The 57th Presidential Inauguration

My day on Monday began at 4:30AM. We had already driven into DC the day before (and fought to find a parking space) to get our tickets from my representative, Sean Patrick Maloney, but they were general admission so we had to be up early. We caught a train just after 5AM and were in line for the Gold Gate shortly before 6; a line that already stretched down the street and around the corner. And it was cold.

By the time we got through the security tent and staked out our position on the mall, it was close to 8AM. Despite the number of people in line before us, we were quite happy with our view of the Capitol, though we of course wished we could have been closer. And so we waited. And waited. We enjoyed the pre-ceremony music while we ate our breakfast (granola bars), and then tried to amuse ourselves until the introductions and 11:30 start time. The crowd booed Paul Ryan. The crowd booed Newt Gingrich.





The ceremony itself was fine, though we couldn't really see much. We were pretty far away, the binoculars weren't all that helpful due to the people standing in front of us, and the closest jumbo screen to us was behind a tree. Oh well. During President Obama's speech we started walking around our section a bit, seeing things from different areas. As soon as the speech ended some people started to make their way to the exits, like when you know you're team is going to win and you want to beat the traffic. We decided to go as well, and to head toward one of the parade entrances.

It was now about 12:30PM, and getting into the parade took an additional 30-minute trip through security. Open your coat, empty your pockets, take off your gloves and hats. I was (that guy) carrying binoculars on my belt, so I took them out of the holder and was holding them, waiting to step into the security tent when a guy came up behind me and lifted my coat. "What have you got here?" he asked as he investigated what he must've thought looked like something I was trying to conceal. Once he was satisfied that it was just a holder for my binoculars, he stepped back to join the other numerous law enforcement officials at the checkpoint.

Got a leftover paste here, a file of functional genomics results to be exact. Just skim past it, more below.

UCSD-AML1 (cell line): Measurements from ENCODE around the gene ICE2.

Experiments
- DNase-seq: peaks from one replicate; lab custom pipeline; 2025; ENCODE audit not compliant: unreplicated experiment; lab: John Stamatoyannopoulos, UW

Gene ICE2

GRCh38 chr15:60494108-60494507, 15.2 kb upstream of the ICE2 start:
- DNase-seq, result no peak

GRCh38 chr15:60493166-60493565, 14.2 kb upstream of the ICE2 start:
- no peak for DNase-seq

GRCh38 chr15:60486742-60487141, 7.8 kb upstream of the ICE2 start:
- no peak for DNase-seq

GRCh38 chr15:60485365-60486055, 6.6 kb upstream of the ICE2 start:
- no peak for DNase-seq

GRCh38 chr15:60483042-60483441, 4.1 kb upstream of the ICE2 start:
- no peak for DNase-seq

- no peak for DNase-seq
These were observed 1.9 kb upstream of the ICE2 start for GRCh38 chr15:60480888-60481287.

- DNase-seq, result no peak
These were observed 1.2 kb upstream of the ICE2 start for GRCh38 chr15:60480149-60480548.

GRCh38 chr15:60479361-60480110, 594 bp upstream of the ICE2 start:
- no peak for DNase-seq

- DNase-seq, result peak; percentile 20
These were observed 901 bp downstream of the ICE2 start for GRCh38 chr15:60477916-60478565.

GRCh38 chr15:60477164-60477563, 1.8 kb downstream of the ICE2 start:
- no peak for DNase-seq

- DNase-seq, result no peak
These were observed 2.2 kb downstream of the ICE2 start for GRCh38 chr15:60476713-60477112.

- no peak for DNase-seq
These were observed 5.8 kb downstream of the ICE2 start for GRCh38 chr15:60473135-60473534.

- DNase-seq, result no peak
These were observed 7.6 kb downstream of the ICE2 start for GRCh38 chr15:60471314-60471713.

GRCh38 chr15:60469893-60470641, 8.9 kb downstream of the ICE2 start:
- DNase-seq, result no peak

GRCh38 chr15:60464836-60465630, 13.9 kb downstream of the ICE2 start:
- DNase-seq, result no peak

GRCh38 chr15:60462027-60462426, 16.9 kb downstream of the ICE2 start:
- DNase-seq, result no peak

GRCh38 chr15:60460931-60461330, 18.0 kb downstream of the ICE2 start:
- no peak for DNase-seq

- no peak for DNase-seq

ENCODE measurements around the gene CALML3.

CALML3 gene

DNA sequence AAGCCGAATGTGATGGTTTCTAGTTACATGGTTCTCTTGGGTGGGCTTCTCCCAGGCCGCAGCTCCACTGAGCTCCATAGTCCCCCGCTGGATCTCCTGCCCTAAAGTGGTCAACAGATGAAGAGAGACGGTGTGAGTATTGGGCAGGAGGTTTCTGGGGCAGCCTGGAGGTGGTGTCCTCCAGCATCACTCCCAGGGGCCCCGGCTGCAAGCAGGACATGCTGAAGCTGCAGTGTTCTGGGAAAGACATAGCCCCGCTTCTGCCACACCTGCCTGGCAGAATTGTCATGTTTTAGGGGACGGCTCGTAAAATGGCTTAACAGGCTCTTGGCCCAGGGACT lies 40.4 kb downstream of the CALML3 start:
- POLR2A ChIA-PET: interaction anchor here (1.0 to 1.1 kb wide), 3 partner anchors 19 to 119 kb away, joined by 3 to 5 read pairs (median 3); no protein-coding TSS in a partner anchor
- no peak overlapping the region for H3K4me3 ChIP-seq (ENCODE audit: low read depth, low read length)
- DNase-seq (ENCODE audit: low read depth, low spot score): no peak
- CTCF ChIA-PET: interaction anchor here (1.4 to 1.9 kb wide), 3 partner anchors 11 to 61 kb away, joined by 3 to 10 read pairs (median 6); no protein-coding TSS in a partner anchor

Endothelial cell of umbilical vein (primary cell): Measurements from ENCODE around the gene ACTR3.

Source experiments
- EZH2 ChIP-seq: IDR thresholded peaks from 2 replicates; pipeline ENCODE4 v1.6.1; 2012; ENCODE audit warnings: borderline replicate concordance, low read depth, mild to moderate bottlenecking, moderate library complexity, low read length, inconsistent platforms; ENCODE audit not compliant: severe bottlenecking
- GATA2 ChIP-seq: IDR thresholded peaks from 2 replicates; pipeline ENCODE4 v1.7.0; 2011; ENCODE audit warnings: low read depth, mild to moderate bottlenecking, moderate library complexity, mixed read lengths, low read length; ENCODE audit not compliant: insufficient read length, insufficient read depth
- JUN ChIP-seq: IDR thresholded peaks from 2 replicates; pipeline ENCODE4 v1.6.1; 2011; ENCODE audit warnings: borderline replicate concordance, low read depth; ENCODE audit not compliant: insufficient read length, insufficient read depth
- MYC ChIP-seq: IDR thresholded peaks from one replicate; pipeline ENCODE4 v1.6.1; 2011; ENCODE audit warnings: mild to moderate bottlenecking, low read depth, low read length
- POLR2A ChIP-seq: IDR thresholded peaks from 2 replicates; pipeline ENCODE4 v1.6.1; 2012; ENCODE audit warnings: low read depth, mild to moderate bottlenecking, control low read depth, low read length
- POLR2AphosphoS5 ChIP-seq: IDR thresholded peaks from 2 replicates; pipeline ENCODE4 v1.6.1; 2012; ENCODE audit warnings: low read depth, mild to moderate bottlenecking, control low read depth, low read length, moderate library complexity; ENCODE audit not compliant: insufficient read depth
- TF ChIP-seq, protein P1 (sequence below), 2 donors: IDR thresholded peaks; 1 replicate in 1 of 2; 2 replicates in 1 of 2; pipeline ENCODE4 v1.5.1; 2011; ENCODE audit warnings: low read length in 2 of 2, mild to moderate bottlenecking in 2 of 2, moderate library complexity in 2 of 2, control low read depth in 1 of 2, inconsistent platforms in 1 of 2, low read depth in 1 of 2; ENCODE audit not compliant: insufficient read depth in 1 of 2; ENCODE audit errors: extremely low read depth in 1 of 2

We walked up Pennsylvania Ave. and found a spot that we thought would have a good view of the parade, and then we waited. Again. The parade was supposed to start around 2:30PM, but really didn't start until closer to 3:15. And it was still cold, and we hadn't eaten or drank anything in hours. But then it started, and soon the presidential party was at the block before us. People started shouting that they were getting out of the car and walking. And sure enough they were, and they came and walked right past us. The crowd went nuts. It was amazing dumb luck that we happened to be standing at just the right part of the parade route to see President Obama, First Lady Michelle Obama, Vice-President Biden, and Dr. Jill Biden out of their limos and walking down the street. Very cool. After that we ditched the rest of the parade and made our way to the Metro, got back to Virginia around 5:45, had dinner (our first food or drink in almost 8 hours), then drove back to New York. I got to bed at 2AM.






So here's my big takeaway: Most Americans will never see the president in person. We read about him, we see him on TV, we learn about his policies, and we judge and debate his actions. We study presidents in school, watch movies about them, and are taught about the things they did by our parents and teachers. Because of this, I would argue that to most people the president is not real, at least not in the way that the people, places, and things we encounter in our lives are real. Presidents are superhuman, larger than life, monumentally historic figures. But when you see him live in person, that changes. It did for me, anyway. Seeing President Obama in person really made it sink in that he's not superhuman - he's just this guy who happens to be trusted with incredible power and responsibility. I won't use the word "regular," but when it all comes down to it he's just this guy walking down the road. He's human, with strengths, weaknesses, and flaws. And so I'm kind of having this small realization that no matter how entrenched our government is and no matter how permanent it may seem to those on the outside, the only thing holding it together is us. People. And a mutual belief in this republic of ours.

It's not always obvious, but on Monday, for me, it was.

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    © STEVE SCHULTZ